Cantilever Failure: Help?

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I'm in a sophomore-level general engineering class (mechanics of materials), and I was assigned a project that I had a good idea on how to tackle, but I'm running into an error.

The project: I'm given a 1.2m long cylindrical cantilever with forces acting on it; one axial tensile force, and two forces producing torque/shear along the outside edge of the beam. I can choose either a solid, hollow, or composite rod, and can choose from steel, aluminum, or titanium. I can also vary my outer radius (and inner/boundary radii in the cases of hollow or composite rods). I need to find the rod of the least mass that can still resist the forces without YIELDING (not failing) given a 1.5 factor of safety.

My approach: I wrote up the equations for axial, shear, torsional, and bending stresses in excel. I just dragged and dropped the formula for each down the columns with varying radii in the first column (only for solid rods so far; once I get past this hiccup I'll be working on composites).

My problem: Using a type of aluminum with a ~250 MPa tensile yield strength and 2.7 g/cm^3 density, my equations show that a 2-cm radius aluminum rod can resist a force of 120 kN (diagram shows 80 kN --> 120 kN accounting for the FoS). This definitely sounds wrong, obviously, and the equations for just the tensile force is exceedingly simple. I still, for some reason, can't figure out where I've gone wrong.

My Calculations: Without going into all of the different radii I used, I'll show what I did for the 2-cm radius rod. Axial stress = F/A; the force is 120 kN. Area is (obviously) pi*r^2 --> pi*(0.02)^2 --> 0.001256637. F/A = 120,000/0.001256637 = 95.5 x 10^6 N/m^2 = 95.5 MPa. So the rod is experiencing 95.5 MPa of stress, but its tensile yield strength is 250 MPa, so this 2-cm radius aluminum rod can hold 120 kN (or roughly 27,000 lbs) of force (according to my surely-wrong calculations).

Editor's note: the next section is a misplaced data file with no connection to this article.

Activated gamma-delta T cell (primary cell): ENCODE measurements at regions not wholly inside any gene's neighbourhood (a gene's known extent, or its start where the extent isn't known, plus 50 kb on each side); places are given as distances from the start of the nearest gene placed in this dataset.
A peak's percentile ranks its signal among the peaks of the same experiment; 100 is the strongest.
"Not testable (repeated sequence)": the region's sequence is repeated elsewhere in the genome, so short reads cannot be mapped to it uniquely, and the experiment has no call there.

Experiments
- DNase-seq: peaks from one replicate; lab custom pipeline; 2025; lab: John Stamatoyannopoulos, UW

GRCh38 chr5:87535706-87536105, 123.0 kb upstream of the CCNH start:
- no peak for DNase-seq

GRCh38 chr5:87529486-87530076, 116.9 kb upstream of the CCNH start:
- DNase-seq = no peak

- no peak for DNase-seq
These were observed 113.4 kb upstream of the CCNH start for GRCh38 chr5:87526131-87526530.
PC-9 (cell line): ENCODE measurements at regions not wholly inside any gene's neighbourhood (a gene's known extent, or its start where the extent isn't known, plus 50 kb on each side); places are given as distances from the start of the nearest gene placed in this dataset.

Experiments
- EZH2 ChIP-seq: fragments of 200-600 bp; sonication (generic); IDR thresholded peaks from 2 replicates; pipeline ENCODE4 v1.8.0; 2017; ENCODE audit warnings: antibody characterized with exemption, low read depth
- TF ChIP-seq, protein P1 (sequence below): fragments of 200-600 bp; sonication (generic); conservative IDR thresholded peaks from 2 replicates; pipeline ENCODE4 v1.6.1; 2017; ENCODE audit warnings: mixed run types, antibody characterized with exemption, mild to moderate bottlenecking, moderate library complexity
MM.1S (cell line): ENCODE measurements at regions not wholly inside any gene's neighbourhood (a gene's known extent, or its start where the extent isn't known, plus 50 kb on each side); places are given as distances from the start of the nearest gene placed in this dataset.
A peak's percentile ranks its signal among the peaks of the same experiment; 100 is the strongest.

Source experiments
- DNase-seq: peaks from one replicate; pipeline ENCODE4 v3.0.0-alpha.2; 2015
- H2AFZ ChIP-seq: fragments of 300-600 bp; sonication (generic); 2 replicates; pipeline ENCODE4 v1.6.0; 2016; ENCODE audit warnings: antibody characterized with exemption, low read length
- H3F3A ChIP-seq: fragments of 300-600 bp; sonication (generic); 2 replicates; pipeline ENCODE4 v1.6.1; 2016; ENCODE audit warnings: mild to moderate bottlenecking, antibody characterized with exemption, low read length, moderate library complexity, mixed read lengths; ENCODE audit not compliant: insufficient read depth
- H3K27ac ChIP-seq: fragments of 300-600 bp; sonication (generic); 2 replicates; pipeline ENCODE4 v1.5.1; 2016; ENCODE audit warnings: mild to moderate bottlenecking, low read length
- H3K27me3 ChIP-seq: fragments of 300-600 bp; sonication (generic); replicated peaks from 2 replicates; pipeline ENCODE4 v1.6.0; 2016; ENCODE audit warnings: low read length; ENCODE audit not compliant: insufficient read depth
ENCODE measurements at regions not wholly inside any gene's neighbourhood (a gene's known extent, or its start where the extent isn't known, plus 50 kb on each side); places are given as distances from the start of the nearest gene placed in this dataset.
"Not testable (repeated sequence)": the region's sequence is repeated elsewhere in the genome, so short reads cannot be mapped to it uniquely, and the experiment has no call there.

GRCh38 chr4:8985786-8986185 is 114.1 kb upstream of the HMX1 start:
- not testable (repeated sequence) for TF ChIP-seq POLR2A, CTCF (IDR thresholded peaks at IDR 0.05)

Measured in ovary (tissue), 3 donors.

I know this should be very easy, but I honestly can't figure out where I'm going wrong. Any help would be greatly appreciated.
 

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  • #2
SteamKing
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It's not clear why you think this obviously simple tensile stress calculation must be wrong. (Note: it isn't)

Since the bar must withstand not only axial, but a combination of axial, bending, torsional, and shear stresses, it is unlikely that applying a purely axial load is going to be the limiting factor in the selection of the size of the rod or the material from which the rod is fabricated.

Apply several different loads to your bar and see what the combined stresses are. If you haven't covered theories of failure (besides loading things up to the tensile yield point), then these theories are likely going to come into play once you have bending stresses combined with shear stresses.
 
  • #3
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Sorry, I should have specified in the original post. I was only concerned with axial forces for now because it seems strange that an aluminum rod 2-cm in radius could hold 27,000 lbf. However, I do have the calculations written for shear, bending, and torsional stresses as well.

I did forget about combined loadings, though. We just went over them, and I'd started this project before combined loading was discussed in class, so I hadn't really put the two together yet. I'll take a look at that and should be able to figure it out using that. Thanks!
 
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SteamKing
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Sorry, I should have specified in the original post. I was only concerned with axial forces for now because it seems strange that an aluminum rod 2-cm in diameter could hold 27,000 lbf. However, I do have the calculations written for shear, bending, and torsional stresses as well.

I did forget about combined loadings, though. We just went over them, and I'd started this project before combined loading was discussed in class, so I hadn't really put the two together yet. I'll take a look at that and should be able to figure it out using that. Thanks!

According to your OP, the rod is not 2 cm in diameter; the radius of the rod is 2 cm. The diameter of the rod is ... ?

In any event, tensile loads are some of the easiest to support. Compressive loads, and the possibility of structural instability (i.e., buckling), are much more interesting (and complicated) to analyze.
 
  • #5
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Edited my post; I meant radius, typed diameter. Oops.

Luckily, there's not a compressive loading on the beam. I guess I'm just surprised to find that such a small rod can hold that much force, so I assumed my calculations had to have been off.

Anyway, I'll start analyzing the combined loadings and see if I can tinker with my formulas to get them to work for me. Thanks for the help!
 

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